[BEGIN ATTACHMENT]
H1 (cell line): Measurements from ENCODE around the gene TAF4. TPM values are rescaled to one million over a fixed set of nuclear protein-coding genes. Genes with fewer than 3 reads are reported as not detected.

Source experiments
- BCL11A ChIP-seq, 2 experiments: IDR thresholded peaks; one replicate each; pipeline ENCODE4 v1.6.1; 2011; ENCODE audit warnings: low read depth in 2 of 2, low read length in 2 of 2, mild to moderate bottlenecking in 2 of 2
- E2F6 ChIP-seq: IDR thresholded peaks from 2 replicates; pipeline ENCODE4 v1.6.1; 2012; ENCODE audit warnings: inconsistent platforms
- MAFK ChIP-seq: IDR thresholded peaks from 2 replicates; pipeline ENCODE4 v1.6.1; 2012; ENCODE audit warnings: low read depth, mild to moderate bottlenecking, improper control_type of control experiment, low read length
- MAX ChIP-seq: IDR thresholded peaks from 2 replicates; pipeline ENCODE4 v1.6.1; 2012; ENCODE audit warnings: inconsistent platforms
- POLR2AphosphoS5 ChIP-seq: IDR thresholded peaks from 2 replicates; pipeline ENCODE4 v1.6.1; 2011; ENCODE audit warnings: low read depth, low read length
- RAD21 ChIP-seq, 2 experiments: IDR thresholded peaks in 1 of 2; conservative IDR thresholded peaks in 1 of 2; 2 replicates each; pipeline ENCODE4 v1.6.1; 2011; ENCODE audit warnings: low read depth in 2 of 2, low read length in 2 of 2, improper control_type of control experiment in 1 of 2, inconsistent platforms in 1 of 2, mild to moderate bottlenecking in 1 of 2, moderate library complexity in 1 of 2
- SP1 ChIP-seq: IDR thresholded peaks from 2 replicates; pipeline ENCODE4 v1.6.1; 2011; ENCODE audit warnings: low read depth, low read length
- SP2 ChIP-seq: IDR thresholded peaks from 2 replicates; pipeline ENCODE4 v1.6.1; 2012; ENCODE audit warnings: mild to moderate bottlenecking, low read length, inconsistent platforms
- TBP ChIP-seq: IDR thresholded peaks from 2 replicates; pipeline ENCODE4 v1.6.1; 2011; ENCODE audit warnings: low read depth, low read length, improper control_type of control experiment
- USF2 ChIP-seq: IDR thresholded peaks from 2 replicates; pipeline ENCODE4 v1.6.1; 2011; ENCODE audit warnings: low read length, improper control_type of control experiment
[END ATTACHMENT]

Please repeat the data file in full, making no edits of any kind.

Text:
H1 (cell line): Measurements from ENCODE around the gene TAF4. TPM values are rescaled to one million over a fixed set of nuclear protein-coding genes. Genes with fewer than 3 reads are reported as not detected.

Source experiments
- BCL11A ChIP-seq, 2 experiments: IDR thresholded peaks; one replicate each; pipeline ENCODE4 v1.6.1; 2011; ENCODE audit warnings: low read depth in 2 of 2, low read length in 2 of 2, mild to moderate bottlenecking in 2 of 2
- E2F6 ChIP-seq: IDR thresholded peaks from 2 replicates; pipeline ENCODE4 v1.6.1; 2012; ENCODE audit warnings: inconsistent platforms
- MAFK ChIP-seq: IDR thresholded peaks from 2 replicates; pipeline ENCODE4 v1.6.1; 2012; ENCODE audit warnings: low read depth, mild to moderate bottlenecking, improper control_type of control experiment, low read length
- MAX ChIP-seq: IDR thresholded peaks from 2 replicates; pipeline ENCODE4 v1.6.1; 2012; ENCODE audit warnings: inconsistent platforms
- POLR2AphosphoS5 ChIP-seq: IDR thresholded peaks from 2 replicates; pipeline ENCODE4 v1.6.1; 2011; ENCODE audit warnings: low read depth, low read length
- RAD21 ChIP-seq, 2 experiments: IDR thresholded peaks in 1 of 2; conservative IDR thresholded peaks in 1 of 2; 2 replicates each; pipeline ENCODE4 v1.6.1; 2011; ENCODE audit warnings: low read depth in 2 of 2, low read length in 2 of 2, improper control_type of control experiment in 1 of 2, inconsistent platforms in 1 of 2, mild to moderate bottlenecking in 1 of 2, moderate library complexity in 1 of 2
- SP1 ChIP-seq: IDR thresholded peaks from 2 replicates; pipeline ENCODE4 v1.6.1; 2011; ENCODE audit warnings: low read depth, low read length
- SP2 ChIP-seq: IDR thresholded peaks from 2 replicates; pipeline ENCODE4 v1.6.1; 2012; ENCODE audit warnings: mild to moderate bottlenecking, low read length, inconsistent platforms
- TBP ChIP-seq: IDR thresholded peaks from 2 replicates; pipeline ENCODE4 v1.6.1; 2011; ENCODE audit warnings: low read depth, low read length, improper control_type of control experiment
- USF2 ChIP-seq: IDR thresholded peaks from 2 replicates; pipeline ENCODE4 v1.6.1; 2011; ENCODE audit warnings: low read length, improper control_type of control experiment